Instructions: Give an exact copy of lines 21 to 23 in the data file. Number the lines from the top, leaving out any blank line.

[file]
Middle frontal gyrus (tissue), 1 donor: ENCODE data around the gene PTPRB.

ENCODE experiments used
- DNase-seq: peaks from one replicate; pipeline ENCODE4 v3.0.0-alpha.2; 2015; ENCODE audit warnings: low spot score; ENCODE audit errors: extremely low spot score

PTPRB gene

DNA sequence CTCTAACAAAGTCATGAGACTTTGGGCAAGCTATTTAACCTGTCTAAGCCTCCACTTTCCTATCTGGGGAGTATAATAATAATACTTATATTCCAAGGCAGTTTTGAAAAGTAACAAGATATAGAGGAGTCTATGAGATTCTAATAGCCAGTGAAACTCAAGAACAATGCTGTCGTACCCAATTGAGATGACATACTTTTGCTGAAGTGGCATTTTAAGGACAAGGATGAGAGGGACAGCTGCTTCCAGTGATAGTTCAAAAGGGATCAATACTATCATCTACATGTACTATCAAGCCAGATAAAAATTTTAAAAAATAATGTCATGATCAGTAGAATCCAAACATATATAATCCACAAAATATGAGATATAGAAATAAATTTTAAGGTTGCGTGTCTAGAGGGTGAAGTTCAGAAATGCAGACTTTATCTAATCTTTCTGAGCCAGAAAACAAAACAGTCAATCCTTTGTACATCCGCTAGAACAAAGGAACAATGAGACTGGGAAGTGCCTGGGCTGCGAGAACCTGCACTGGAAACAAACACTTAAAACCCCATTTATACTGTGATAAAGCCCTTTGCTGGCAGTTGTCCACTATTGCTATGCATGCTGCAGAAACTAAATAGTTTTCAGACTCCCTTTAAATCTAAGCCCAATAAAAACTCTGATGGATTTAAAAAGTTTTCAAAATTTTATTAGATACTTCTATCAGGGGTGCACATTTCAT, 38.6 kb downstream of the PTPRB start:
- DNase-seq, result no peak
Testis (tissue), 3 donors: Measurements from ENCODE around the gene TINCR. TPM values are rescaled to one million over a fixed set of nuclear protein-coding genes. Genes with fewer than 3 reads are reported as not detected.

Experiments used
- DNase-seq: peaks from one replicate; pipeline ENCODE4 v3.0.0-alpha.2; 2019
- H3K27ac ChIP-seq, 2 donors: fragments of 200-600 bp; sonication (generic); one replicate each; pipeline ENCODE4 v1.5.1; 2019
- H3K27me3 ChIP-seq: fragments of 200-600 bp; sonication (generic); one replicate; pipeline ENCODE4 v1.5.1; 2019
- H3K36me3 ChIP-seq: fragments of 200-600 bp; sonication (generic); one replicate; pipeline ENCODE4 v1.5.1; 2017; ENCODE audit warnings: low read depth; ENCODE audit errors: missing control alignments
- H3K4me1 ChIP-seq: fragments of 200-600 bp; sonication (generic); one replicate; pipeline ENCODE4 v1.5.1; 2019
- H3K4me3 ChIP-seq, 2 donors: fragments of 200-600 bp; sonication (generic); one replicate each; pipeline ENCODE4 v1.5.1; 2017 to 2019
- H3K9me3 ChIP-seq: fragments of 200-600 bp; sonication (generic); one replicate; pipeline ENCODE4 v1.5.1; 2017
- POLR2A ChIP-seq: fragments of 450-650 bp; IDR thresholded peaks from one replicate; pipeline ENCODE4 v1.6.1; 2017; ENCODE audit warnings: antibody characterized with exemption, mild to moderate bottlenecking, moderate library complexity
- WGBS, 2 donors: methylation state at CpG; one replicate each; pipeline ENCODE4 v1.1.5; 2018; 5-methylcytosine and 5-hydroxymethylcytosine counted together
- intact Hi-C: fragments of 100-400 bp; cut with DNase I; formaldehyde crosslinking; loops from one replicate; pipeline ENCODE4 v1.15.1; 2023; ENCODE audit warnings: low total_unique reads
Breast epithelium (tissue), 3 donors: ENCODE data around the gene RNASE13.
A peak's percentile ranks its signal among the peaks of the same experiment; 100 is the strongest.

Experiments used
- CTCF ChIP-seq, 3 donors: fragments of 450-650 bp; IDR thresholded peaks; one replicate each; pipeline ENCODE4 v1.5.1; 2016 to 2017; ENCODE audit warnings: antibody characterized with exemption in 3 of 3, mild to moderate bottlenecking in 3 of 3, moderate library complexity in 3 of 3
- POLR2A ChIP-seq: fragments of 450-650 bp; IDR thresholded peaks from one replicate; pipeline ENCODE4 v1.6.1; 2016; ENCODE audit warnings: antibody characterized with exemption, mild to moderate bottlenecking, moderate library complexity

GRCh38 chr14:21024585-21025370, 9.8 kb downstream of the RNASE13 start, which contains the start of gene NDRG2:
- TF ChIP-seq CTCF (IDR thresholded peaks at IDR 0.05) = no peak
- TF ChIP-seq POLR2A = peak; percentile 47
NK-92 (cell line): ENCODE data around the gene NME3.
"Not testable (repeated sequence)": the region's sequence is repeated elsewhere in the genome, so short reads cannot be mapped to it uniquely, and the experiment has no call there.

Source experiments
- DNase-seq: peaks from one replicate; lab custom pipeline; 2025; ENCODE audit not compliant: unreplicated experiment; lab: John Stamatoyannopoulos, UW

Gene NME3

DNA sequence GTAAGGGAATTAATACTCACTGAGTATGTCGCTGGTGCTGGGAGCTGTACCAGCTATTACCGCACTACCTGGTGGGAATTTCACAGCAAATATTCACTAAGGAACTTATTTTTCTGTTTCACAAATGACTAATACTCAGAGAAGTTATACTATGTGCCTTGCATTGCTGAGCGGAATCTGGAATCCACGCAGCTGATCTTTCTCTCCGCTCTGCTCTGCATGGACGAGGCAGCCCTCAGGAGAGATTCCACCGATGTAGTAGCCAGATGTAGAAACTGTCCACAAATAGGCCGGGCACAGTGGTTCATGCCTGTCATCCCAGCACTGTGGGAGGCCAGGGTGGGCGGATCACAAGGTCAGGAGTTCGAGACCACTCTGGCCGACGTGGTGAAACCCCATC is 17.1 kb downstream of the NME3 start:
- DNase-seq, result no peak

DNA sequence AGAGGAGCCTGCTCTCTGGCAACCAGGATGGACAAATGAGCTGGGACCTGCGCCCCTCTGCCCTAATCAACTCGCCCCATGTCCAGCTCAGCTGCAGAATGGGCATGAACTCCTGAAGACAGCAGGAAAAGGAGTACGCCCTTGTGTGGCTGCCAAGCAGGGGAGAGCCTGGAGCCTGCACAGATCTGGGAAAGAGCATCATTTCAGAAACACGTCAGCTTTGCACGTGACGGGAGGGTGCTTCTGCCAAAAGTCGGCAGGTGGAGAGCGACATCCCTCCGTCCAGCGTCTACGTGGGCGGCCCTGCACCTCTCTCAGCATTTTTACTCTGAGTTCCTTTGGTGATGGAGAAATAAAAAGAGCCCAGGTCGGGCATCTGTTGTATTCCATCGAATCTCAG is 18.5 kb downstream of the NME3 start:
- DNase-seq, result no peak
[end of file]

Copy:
Experiments used
- CTCF ChIP-seq, 3 donors: fragments of 450-650 bp; IDR thresholded peaks; one replicate each; pipeline ENCODE4 v1.5.1; 2016 to 2017; ENCODE audit warnings: antibody characterized with exemption in 3 of 3, mild to moderate bottlenecking in 3 of 3, moderate library complexity in 3 of 3
- POLR2A ChIP-seq: fragments of 450-650 bp; IDR thresholded peaks from one replicate; pipeline ENCODE4 v1.6.1; 2016; ENCODE audit warnings: antibody characterized with exemption, mild to moderate bottlenecking, moderate library complexity